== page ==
I agree totally with your comments. The majority of chess games are not brilliancies with no errors. They are games where both players make mistakes. Thus they should be considered for GOTD as well.

Apr-11-09  zanshin: <Benzol> Good for you that you played <16.Ne6> and got a GOTD. I sympathize with <Once> .. don't beat yourself up too much, you meant well.

As for 16.Ne6!?, one silicon monster wants to play it, but chickens out ;-)

Rybka 3 analysis:

click for larger view

[-0.95] d=16 16.f4 Nc4 17.Nf3 Bxc3 18.bxc3 Qa5 19.Bxc4 bxc4 20.Qxc4 d5 21.Rxd5 Nxd5 22.exd5 Bf5 23.Ne5 Qa3 24.Kd2 Rad8 25.Bg5 Be6 26.Bxd8 Rxd8 27.Ke2 Rxd5 28.Qe4 Qxc3 29.Rd1 Rxd1 30.Kxd1 a5 31.Nd3 (0:06.18) 18218kN


[-1.24] d=12 16.Ne6 fxe6 17.Bxe6 Nf7 18.Qe3 c4 19.Qf4 dxe6 20.Rxd8 Rxd8 21.Bg5 Nxg5 22.Qxg5 Nc6 23.Rd1 Bb7 (0:00.11) 503kN

Premium Chessgames Member
  Benzol: <newzild> <I think I played you once, Paul, in a North Island championship. Long time ago, though!>

<newzild> As I posted on the L Darling vs R Wood, 1983 game I can't but feel that you actually have a games file here somewhere.

It's possible that you and I have played each other but I've never played in a North Island Ch so it must have been somewhere else.

If you wish to remain anonymous that's OK but it might help if I knew your real name.

Premium Chessgames Member
  Richard Taylor: <Once> Dennis Monokroussos advises people to use computers but only AFTER they have done their own analysis - I presume you do - and I know you were trying to be objective - I use Fritz but only on certain games...

If you don't use Fritz for analysis (at first at least) - in that stage - one often sees the kind of position that could more realistically arise from "normal" chess play (not Super GM play) although even S GMs are capable of very non computer - or noncomputer accurate moves...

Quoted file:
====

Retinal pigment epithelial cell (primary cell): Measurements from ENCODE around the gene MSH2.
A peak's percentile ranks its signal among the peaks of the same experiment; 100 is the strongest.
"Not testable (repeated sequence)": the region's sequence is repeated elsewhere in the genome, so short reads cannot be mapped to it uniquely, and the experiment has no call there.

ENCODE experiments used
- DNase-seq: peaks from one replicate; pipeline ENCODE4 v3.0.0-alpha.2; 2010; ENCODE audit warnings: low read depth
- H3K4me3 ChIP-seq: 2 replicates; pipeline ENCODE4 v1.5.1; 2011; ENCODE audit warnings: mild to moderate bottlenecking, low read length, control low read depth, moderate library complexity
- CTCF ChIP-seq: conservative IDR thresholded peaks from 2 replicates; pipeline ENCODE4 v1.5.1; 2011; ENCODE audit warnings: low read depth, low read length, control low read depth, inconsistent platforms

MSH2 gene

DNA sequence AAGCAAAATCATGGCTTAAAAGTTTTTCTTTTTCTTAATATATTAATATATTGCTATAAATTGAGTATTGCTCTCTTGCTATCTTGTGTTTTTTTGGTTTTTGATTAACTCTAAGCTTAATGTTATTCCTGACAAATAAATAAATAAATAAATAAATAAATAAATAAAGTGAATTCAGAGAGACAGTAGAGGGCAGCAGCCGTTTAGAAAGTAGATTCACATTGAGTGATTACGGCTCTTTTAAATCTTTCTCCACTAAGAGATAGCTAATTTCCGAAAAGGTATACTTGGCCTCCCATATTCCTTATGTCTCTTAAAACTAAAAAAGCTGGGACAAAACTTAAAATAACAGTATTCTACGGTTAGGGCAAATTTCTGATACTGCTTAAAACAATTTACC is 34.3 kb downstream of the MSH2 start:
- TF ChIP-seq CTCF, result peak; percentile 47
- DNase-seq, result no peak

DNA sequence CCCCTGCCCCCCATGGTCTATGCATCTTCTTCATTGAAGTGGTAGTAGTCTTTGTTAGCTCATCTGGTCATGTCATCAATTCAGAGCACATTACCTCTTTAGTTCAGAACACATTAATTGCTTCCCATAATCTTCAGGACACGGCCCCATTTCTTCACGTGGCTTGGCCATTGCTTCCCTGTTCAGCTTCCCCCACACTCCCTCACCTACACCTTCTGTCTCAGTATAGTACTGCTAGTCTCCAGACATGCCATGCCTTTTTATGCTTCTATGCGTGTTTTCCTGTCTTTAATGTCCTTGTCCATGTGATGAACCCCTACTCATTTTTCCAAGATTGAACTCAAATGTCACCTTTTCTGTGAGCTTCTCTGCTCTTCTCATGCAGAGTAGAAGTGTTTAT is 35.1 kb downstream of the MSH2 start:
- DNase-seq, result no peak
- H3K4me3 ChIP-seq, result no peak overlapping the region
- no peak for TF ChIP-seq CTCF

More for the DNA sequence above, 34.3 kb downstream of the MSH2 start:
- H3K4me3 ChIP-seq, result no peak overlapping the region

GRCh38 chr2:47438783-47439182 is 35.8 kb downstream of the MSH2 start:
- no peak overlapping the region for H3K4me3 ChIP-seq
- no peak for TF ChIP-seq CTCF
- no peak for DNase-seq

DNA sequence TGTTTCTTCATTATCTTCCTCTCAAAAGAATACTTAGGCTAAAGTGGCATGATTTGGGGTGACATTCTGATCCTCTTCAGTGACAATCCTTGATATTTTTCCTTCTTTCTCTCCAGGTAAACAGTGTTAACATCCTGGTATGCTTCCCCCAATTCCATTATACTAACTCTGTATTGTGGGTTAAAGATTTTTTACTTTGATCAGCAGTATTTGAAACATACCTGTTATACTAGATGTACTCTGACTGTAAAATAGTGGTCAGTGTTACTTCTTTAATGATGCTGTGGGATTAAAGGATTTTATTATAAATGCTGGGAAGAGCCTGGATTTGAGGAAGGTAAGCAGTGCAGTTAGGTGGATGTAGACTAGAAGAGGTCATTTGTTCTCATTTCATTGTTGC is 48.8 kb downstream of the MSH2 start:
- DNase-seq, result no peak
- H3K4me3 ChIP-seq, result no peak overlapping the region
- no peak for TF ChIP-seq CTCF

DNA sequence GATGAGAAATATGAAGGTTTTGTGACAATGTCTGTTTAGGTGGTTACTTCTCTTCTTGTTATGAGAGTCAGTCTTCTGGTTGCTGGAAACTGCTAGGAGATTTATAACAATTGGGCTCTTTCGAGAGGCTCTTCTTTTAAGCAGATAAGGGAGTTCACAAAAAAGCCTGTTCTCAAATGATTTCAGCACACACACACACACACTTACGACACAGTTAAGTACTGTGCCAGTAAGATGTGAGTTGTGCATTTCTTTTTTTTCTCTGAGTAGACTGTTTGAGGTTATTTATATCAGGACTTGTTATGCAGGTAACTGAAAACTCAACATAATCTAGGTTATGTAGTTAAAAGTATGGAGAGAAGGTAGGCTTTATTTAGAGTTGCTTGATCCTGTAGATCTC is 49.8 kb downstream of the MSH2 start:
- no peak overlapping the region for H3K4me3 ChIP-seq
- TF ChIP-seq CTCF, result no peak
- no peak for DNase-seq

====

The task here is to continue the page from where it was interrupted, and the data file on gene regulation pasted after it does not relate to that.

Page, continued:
Premium Chessgames Member
  Richard Taylor: <zanshin> also makes some wise comments - we need to use computers carefully...

They are great... but... !!

"In Chess, as in Life, we re all duffers [fools]." (Emnanuel Lasker in his Manual (!) of Chess )

Premium Chessgames Member
  Richard Taylor: Here's possible line following <Benzol>'s tacticalpaln... albeit it is "computer dubious" but remember the reality of OTB play!!

16. Ne6 fxe6 17. Bxe6+ Nf7 18. Rd6 dxe6 19. Rxd8 Rxd8 20. h4 Bb7 21. g4 Ne5 22. h5 Rd7 23. f4 Nc4 24. f5 b4 25. hxg6 bxc3 26. gxh7+ Kf7 27. fxe6+ Kxe6 28. Qxc4+ Ke5 29. Rh5+ Kd6 30. Qxc5+ Ke6 31. Qc4+ Kf6 32. e5+ Kg6 33. Qe6+ Kxh7 34. Qf7+ Bg7 35. Qxg7#
White mates 1-0

Hope springs eternal !!

Premium Chessgames Member
  Richard Taylor: Her's what might have happened if Black had got into bad time trouble!

16. Ne6 fxe6 17. Bxe6+ Nf7 18. Rd6 dxe6 19. Rxd8 Rxd8 20. h4 b4 21. Nd1 a5 22. Ne3 a4 23. g4 a3 24. b3 Ba6 25. Qh2 Bc3 26. h5 Rd2 27. Qh4 Nc6 28. hxg6 Rad8 29. gxh7+ Kh8 30. Qh5 Bb2+ 31. Kb1 R8d7 32. Nd5 exd5 33. Bxd2 dxe4 34. Qg6 Bg7 35. Bf4 Bb5 36. fxe4 Nd4 37. e5 Re7 38. e6 Nxe6 39. Bg3 Nf8 40. Qb6 Be8 41. Qxc5 Rd7 42. Qxb4 Ra7 43. g5 Nxg5 44. Be5 Nge6 45. Qb8 Re7 46. Qd6 Rf7 47. c4 Rf2 48. Qd5 Bd7 49. Bxg7+ Nxg7 50. Qg8# White mates 1-0

Sep-28-09  WhiteRook48: the pawns on e5 and g5 are crucial in the final
Aug-01-19  Chesgambit: fawn pawn
Aug-01-19  Chesgambit: 16.fxe6 no problem